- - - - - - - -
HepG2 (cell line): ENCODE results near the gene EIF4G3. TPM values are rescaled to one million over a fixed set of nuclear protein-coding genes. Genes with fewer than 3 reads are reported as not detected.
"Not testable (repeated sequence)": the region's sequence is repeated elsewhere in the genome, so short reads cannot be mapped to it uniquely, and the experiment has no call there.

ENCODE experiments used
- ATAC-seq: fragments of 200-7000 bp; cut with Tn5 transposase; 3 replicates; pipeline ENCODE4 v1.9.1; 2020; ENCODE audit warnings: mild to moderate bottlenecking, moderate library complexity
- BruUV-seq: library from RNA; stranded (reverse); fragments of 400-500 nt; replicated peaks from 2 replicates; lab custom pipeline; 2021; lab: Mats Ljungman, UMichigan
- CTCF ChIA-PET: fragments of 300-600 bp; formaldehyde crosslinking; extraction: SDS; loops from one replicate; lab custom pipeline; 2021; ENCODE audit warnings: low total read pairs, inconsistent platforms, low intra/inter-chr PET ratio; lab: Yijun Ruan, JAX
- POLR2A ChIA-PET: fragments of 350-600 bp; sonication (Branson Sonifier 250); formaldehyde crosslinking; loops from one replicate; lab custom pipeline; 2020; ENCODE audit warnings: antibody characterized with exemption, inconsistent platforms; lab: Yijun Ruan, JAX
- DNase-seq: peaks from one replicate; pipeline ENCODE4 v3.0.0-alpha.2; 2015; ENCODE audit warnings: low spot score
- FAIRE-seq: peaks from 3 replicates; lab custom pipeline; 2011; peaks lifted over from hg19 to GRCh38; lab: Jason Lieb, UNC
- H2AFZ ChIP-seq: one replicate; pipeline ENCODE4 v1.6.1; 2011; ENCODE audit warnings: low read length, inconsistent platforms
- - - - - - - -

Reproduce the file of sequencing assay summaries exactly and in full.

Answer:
HepG2 (cell line): ENCODE results near the gene EIF4G3. TPM values are rescaled to one million over a fixed set of nuclear protein-coding genes. Genes with fewer than 3 reads are reported as not detected.
"Not testable (repeated sequence)": the region's sequence is repeated elsewhere in the genome, so short reads cannot be mapped to it uniquely, and the experiment has no call there.

ENCODE experiments used
- ATAC-seq: fragments of 200-7000 bp; cut with Tn5 transposase; 3 replicates; pipeline ENCODE4 v1.9.1; 2020; ENCODE audit warnings: mild to moderate bottlenecking, moderate library complexity
- BruUV-seq: library from RNA; stranded (reverse); fragments of 400-500 nt; replicated peaks from 2 replicates; lab custom pipeline; 2021; lab: Mats Ljungman, UMichigan
- CTCF ChIA-PET: fragments of 300-600 bp; formaldehyde crosslinking; extraction: SDS; loops from one replicate; lab custom pipeline; 2021; ENCODE audit warnings: low total read pairs, inconsistent platforms, low intra/inter-chr PET ratio; lab: Yijun Ruan, JAX
- POLR2A ChIA-PET: fragments of 350-600 bp; sonication (Branson Sonifier 250); formaldehyde crosslinking; loops from one replicate; lab custom pipeline; 2020; ENCODE audit warnings: antibody characterized with exemption, inconsistent platforms; lab: Yijun Ruan, JAX
- DNase-seq: peaks from one replicate; pipeline ENCODE4 v3.0.0-alpha.2; 2015; ENCODE audit warnings: low spot score
- FAIRE-seq: peaks from 3 replicates; lab custom pipeline; 2011; peaks lifted over from hg19 to GRCh38; lab: Jason Lieb, UNC
- H2AFZ ChIP-seq: one replicate; pipeline ENCODE4 v1.6.1; 2011; ENCODE audit warnings: low read length, inconsistent platforms